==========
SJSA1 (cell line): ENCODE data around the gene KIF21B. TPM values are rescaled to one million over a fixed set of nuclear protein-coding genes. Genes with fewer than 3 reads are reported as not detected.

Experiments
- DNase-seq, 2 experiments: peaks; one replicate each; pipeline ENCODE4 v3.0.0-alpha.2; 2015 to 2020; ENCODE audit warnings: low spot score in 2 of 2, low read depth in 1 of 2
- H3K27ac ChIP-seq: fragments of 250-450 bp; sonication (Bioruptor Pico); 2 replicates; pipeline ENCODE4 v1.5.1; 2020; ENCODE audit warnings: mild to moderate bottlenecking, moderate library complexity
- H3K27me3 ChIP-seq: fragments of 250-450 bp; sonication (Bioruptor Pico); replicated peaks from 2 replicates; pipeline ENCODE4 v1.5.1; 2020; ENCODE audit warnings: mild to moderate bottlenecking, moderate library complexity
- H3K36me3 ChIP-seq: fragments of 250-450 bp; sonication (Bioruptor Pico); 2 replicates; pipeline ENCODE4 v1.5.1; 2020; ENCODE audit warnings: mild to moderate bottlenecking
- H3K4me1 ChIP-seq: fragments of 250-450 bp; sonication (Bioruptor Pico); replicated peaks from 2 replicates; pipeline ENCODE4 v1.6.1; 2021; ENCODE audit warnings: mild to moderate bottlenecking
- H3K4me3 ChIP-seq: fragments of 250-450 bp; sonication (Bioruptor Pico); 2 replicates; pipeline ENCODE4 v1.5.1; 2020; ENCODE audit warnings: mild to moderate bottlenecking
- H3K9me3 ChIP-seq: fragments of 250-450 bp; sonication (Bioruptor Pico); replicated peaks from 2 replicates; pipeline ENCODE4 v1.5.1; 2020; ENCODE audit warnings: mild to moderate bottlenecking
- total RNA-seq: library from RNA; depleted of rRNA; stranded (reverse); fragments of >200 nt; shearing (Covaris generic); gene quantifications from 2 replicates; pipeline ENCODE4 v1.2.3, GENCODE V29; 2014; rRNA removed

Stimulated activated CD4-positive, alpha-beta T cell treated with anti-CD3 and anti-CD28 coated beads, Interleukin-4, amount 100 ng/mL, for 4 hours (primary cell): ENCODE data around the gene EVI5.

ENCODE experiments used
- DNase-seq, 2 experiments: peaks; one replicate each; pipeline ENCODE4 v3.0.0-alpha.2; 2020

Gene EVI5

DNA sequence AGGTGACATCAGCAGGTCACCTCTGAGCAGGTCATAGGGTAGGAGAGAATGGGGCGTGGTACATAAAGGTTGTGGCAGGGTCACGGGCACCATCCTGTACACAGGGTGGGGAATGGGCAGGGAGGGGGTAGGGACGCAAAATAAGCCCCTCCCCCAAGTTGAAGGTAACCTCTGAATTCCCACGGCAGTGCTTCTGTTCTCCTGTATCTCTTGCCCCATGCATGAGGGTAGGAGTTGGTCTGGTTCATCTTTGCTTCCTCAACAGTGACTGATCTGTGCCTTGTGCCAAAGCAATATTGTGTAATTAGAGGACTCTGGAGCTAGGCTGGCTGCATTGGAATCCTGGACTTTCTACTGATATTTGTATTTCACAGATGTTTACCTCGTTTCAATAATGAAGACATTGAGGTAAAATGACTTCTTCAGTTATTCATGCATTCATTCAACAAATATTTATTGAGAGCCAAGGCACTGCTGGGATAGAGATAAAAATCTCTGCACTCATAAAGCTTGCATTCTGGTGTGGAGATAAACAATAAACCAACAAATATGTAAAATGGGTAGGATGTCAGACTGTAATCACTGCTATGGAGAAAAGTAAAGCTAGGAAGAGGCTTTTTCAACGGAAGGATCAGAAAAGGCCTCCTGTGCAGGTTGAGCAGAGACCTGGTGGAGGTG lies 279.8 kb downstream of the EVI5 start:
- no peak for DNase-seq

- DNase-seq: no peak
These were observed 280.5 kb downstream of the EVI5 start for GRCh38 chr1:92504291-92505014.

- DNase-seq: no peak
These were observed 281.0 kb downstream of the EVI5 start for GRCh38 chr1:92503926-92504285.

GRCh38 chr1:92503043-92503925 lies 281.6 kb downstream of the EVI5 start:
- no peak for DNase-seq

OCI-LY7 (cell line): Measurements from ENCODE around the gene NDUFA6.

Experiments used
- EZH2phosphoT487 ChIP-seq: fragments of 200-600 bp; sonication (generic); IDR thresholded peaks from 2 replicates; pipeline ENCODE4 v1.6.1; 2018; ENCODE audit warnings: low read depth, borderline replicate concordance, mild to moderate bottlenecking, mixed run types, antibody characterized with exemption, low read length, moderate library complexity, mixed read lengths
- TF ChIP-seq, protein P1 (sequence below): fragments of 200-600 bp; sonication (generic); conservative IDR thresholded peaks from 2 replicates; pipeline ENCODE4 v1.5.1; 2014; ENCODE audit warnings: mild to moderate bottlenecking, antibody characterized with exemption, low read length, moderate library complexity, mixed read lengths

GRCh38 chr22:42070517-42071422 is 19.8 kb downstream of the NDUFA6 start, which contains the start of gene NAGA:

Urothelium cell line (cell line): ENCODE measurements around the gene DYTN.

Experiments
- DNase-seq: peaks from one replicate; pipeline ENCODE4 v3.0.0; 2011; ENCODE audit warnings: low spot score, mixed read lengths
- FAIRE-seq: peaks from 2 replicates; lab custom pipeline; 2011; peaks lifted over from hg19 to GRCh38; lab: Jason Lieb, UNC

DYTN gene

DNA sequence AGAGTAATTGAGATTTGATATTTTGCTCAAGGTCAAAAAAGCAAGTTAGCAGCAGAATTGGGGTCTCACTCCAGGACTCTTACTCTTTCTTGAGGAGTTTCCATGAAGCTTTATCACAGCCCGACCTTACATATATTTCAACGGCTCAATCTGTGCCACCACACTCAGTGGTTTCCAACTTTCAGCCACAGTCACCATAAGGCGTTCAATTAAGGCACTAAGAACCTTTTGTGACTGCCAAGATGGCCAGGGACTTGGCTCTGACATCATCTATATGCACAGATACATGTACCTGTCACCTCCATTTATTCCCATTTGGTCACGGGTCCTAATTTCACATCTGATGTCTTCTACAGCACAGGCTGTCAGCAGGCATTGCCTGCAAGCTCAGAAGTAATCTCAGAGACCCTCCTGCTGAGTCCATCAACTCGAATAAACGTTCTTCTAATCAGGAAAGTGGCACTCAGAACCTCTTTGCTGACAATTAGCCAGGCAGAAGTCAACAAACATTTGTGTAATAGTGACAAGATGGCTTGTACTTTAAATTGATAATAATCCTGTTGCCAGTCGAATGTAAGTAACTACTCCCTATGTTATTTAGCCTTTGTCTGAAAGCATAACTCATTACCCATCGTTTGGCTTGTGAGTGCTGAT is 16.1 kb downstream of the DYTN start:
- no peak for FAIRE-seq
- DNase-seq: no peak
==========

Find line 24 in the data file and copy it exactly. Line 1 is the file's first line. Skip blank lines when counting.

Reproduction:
Experiments used